The idea of the NSA secretly visiting every home in America to hide audio and video bugs inside may seem far-fetched, but what they have actually done is not quite as different as it might seem. It was not long ago that in order for the government to collect telephone metadata (all telephone numbers called and received), the authorities had to attach telephone bugs known as “pen register” and “trap and trace” devices to a home’s physical telephone line. Today it no longer needs to do that, but its mass collection of telephone metadata accomplishes the same end through virtual means, and just because the technology makes it possible to carry out such spying through the reshuffling of digital files at telephone central offices, doesn’t mean it’s any less intrusive than if the NSA were to physically attach a bug on the telephone wires outside every home.

CBP Using Its Authorization for Border Use Of Drones as Wedge For Nationwide Use

CBP Using Its Authorization for Border Use Of Drones as Wedge For Nationwide Use

By Jay Stanley, Senior Policy Analyst, ACLU Speech, Privacy & Technology Project at 1:51pm

The Electronic Frontier Foundation has released a very valuable set of documents it obtained via FOIA from Customs & Border Protection (CBP) on that agency’s use of drones. EFF found that CPB has greatly increased the number of missions that it has flown—inside the border region—on behalf of other state, local and federal agencies. The EFF’s Jennifer Lynch summarizes what they found nicely in this blog post.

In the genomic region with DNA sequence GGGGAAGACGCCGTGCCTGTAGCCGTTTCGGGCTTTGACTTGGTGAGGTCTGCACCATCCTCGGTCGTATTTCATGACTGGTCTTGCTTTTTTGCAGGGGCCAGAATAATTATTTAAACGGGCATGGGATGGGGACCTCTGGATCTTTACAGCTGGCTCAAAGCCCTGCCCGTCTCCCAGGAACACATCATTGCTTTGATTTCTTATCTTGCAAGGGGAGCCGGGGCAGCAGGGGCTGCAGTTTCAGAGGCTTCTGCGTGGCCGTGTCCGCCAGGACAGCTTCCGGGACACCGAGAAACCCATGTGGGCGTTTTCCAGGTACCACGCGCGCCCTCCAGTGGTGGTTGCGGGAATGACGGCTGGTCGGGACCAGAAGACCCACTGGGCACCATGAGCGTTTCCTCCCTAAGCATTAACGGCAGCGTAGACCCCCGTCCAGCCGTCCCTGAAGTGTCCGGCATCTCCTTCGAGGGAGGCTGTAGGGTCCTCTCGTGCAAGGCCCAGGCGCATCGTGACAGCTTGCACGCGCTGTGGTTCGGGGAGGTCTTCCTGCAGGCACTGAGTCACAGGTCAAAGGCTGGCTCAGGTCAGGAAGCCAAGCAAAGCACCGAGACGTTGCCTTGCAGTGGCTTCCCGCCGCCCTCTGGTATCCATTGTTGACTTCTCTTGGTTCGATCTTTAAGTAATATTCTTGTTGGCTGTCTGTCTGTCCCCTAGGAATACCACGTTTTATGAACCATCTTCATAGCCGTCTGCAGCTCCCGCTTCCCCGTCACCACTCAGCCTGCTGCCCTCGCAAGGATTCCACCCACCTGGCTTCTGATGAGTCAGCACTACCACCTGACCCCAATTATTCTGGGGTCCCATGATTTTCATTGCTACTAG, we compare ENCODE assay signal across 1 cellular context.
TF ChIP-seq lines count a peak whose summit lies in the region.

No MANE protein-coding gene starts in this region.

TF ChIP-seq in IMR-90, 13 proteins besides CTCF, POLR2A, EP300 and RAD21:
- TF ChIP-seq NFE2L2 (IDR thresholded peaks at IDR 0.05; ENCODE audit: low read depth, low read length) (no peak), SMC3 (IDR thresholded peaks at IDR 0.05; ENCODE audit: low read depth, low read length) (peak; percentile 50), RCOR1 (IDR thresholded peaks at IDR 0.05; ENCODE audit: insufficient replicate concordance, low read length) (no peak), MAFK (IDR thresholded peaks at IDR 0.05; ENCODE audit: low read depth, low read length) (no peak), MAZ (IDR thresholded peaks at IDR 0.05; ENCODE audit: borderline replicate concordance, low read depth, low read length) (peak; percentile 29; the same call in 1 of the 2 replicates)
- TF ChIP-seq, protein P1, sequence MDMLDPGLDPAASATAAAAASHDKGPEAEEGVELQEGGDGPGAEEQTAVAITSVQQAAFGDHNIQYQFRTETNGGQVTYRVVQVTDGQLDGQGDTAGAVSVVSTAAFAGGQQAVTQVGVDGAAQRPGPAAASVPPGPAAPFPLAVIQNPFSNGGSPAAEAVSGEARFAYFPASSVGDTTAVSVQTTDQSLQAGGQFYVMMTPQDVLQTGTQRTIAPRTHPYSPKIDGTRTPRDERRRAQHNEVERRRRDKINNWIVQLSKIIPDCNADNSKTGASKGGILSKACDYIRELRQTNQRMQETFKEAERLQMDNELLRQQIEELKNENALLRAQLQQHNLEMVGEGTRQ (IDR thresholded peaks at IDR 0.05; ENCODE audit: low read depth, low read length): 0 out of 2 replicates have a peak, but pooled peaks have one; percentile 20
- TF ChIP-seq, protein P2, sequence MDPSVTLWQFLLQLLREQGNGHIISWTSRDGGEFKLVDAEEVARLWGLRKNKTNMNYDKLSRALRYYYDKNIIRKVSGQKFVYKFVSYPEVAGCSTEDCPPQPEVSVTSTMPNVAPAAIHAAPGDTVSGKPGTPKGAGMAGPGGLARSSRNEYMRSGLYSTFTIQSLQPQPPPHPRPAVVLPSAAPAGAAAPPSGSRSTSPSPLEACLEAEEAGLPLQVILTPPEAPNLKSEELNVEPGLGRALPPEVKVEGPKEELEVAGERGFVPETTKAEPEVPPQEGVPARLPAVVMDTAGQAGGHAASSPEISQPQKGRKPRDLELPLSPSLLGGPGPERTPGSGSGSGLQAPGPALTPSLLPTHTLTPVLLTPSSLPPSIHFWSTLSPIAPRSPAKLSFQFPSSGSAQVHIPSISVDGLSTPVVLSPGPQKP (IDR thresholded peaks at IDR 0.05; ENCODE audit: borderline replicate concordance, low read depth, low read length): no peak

All the public discussion around the CBP’s use of drones has centered around their use on the border. As far as I know, CBP’s drone program was intended and authorized by Congress for the purpose of patrolling the nation’s borders. It was not intended to be a general law enforcement drone “lending library,” in which Predator drones (which are quite unlike the small UAVs that police departments around the country are beginning to acquire and deploy) are used for all manner of purposes across the country. Many of those purposes are totally unobjectionable, but if such a system is to be created, it should be only following a full, open, and democratic discussion, and (as Lynch points out) with a strong set of privacy policies. It should certainly not be created in secret by a single federal agency.

Police Harassment of Photographers Remains a Problem

Police Harassment of Photographers Remains a Problem

By Jay Stanley, Senior Policy Analyst, ACLU Speech, Privacy & Technology Project at 1:31pm

It’s been almost two years since we posted our ”Know Your Rights” Guide for Photographers, began calling attention to the problem of police harassment of photographers (including through this video), and began blogging about the issue. And several years before that, our affiliates around the country had already begun filing what have become numerous lawsuits on the issue.

It’s also been nearly two years since the First Circuit Court of Appeals held that the right to film police officers is protected by the First Amendment and that, moreover, that principle is so “fundamental and virtually self-evident” that it should have been known to the police even before the court’s ruling. That ruling was only the most prominent—courts around the country have been pretty much unanimous in finding such a right.